PART 1: FASHION IN THE 21ST CENTURY - 2001, a style odyssey

Will silver be the new black? Will Nasa take over from Gucci and Prada? In the first part of a new series on life in the 21st century, the editor-in-chief of French `Vogue' looks at what the smart set will be wearing at the dawn of the third millennium

We look to fashion for a coherent idea of who we are supposed to be. We look back on fashion to remember the context of the time. We expect fashion to deliver the clear cliche about its era: Victorian crinolines and stuffed shirts, flapper shifts and jazz, Sixties style, sex, drugs, and rock'n'roll. Fashion exists to address three needs: the need to attract the opposite sex by loud, suggestive clothing; the need to signal one's status; the need to escape from the constraints of immutable selfhood by the delicious pleasures of wit, glitter, and absurdity. (This last function used to be entirely fulfilled by hats. The death of hats in the late Fifties allowed fashion suddenly to become fun. As England had been the last stronghold of hats, it was in England that the fun fashion started.)

The present, which in French is gloriously called "the dawn of the third millennium", was supposed to be all spacesuits and horrible helmets. Instead, it's chaos: revivals of every past possible, with a preponderance of transparent chiffon - a throwback to the years just after the French Revolution, when those who wore the wigs and panier dresses of the court of Louis XIV had been beheaded, and the new class of Incroyables and Merveilleuses paraded in the gardens of the Palais Royal, the women in transparent high-waisted shifts often worn wet to further delineate the sexual attributes.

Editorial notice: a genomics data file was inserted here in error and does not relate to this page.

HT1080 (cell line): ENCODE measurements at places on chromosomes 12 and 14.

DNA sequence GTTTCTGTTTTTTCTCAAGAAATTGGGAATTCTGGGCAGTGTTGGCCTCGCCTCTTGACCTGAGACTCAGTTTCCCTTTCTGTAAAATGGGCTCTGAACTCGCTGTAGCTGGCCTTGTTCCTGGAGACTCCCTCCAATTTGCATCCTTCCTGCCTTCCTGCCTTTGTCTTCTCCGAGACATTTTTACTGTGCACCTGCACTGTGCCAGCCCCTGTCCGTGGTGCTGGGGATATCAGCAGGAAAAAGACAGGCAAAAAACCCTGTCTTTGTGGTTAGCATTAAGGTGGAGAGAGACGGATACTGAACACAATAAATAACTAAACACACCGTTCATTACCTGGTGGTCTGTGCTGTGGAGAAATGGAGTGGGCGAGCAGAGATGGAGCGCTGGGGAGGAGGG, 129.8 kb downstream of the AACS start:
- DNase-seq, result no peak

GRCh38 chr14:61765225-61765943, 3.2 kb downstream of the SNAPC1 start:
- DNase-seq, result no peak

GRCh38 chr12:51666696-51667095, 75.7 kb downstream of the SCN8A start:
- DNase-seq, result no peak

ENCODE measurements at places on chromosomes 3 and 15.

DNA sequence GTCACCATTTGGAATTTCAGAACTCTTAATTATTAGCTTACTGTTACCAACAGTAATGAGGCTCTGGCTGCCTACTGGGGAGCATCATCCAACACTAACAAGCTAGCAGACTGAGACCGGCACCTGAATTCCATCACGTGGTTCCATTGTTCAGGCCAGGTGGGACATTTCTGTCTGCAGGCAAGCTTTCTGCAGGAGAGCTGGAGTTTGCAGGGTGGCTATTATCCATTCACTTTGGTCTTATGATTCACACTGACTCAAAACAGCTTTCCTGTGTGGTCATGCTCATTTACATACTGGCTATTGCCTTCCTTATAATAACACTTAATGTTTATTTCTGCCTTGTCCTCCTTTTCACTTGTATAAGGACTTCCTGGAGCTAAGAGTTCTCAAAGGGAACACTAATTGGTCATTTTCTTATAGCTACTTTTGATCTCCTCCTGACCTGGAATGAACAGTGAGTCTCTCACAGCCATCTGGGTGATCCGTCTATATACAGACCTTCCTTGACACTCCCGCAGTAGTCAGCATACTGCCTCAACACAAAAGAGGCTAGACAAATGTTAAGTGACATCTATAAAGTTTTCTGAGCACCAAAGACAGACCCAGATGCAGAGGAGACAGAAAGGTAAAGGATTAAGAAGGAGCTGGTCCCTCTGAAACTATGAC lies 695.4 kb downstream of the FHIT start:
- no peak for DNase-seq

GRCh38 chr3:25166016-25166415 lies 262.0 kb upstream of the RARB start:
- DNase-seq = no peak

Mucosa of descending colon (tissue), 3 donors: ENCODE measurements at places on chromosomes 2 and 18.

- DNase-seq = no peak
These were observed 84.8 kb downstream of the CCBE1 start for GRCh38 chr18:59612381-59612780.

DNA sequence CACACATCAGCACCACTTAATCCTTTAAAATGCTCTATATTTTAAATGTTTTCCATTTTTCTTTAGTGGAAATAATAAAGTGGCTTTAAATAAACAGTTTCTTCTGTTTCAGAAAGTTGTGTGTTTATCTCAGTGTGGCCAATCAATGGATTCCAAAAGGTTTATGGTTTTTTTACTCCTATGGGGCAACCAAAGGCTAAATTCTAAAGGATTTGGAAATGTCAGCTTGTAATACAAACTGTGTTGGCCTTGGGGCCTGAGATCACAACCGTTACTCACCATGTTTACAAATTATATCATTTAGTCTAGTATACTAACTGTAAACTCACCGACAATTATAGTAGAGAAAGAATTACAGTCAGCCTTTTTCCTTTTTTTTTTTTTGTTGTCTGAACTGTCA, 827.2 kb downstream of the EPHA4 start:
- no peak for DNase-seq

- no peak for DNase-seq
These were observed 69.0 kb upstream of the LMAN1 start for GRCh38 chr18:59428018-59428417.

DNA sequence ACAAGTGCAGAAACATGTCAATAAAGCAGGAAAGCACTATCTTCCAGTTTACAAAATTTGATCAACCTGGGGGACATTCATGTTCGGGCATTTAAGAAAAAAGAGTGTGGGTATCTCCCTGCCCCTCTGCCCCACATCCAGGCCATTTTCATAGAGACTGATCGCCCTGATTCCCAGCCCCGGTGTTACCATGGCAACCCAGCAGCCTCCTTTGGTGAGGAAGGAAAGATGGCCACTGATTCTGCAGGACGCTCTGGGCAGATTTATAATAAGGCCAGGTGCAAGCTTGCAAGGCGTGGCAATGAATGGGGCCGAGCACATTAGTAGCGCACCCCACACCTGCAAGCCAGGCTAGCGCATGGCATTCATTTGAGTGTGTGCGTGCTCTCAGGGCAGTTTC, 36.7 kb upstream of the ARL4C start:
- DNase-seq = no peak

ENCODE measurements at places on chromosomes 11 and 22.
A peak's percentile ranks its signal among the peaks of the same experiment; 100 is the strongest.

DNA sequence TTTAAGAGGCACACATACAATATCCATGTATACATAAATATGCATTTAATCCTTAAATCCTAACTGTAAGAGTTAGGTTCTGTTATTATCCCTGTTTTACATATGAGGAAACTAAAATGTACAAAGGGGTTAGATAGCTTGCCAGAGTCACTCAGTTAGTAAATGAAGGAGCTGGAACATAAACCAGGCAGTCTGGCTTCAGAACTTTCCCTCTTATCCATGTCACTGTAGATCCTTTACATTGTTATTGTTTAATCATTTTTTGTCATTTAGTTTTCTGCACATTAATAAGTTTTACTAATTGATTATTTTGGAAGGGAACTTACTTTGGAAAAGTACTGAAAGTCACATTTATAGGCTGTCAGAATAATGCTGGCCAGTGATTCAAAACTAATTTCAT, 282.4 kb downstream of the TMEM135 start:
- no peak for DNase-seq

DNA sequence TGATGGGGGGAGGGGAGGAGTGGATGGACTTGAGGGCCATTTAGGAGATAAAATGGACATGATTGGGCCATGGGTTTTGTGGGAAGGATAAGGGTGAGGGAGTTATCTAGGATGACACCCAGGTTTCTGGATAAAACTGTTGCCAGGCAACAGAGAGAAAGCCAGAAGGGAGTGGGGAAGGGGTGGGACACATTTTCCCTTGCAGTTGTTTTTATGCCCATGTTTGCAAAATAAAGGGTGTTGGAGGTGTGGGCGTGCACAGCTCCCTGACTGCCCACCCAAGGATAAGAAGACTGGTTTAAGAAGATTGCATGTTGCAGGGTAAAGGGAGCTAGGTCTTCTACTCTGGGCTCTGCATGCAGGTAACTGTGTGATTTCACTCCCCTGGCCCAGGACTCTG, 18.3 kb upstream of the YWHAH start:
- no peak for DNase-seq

You can't style-date the present by any single garment unless it's a look composed of judicious pink tulle bits over white cotton blouses worn with jeans and stilettos. Actresses dress for premieres to prove in various ingenious ways that they are not wearing any underwear at all. Hip-hop fashion has been for years clothes cut so large that entire families can live in one pair of jeans, and you can park the bike in the sweatshirt. What is the message and what will tomorrow bring?

The trouble started 17 years ago in Paris when the minister of culture decreed that fashion was an art. History of fashion became history of art. Fashion itself morphed into a form of personal art worship that has embraced the very commerce that it is supposed to be avoiding. Whereas in the Sixties young girls could go to the Portobello Road and come back with 1910 Paul Poiret coats and Madeleine Vionnet dresses for 10/6 (you needed a good eye, but it was possible), today young girls and famous young girl models buy perfectly hideous examples of bad mass-production clothes from the Seventies and wear them as if they were art. Or Poiret.

The past is always a source of inspiration, but as that past has become a) younger, and b) more full of mass-produced objects, the contents of flea markets and thrift stores have gone down in quality. Now, Sotheby's and Christie's hold regular auctions of designer clothing; things that you could have picked up in the resale shop three or four years ago. We are recycling and honouring the mistakes. We are worshipping not Mammon but Malvolio.

Fashion exists on two levels, symbolic and practical, and it is where these two meet that you can have the most fun. By clothing and accessorising the naked body you are sending signals about that body. Clothes are obvious, and so are accessories. Think only of the humble handbag as a symbol for the female reproductive organs, and the appeal of very tiny, tightly shut bags will be clear. As will the passion for enormous, bulging satchels. And wonder then about the current craze, for sloppy, open, satin-lined holdalls that do not close at all ...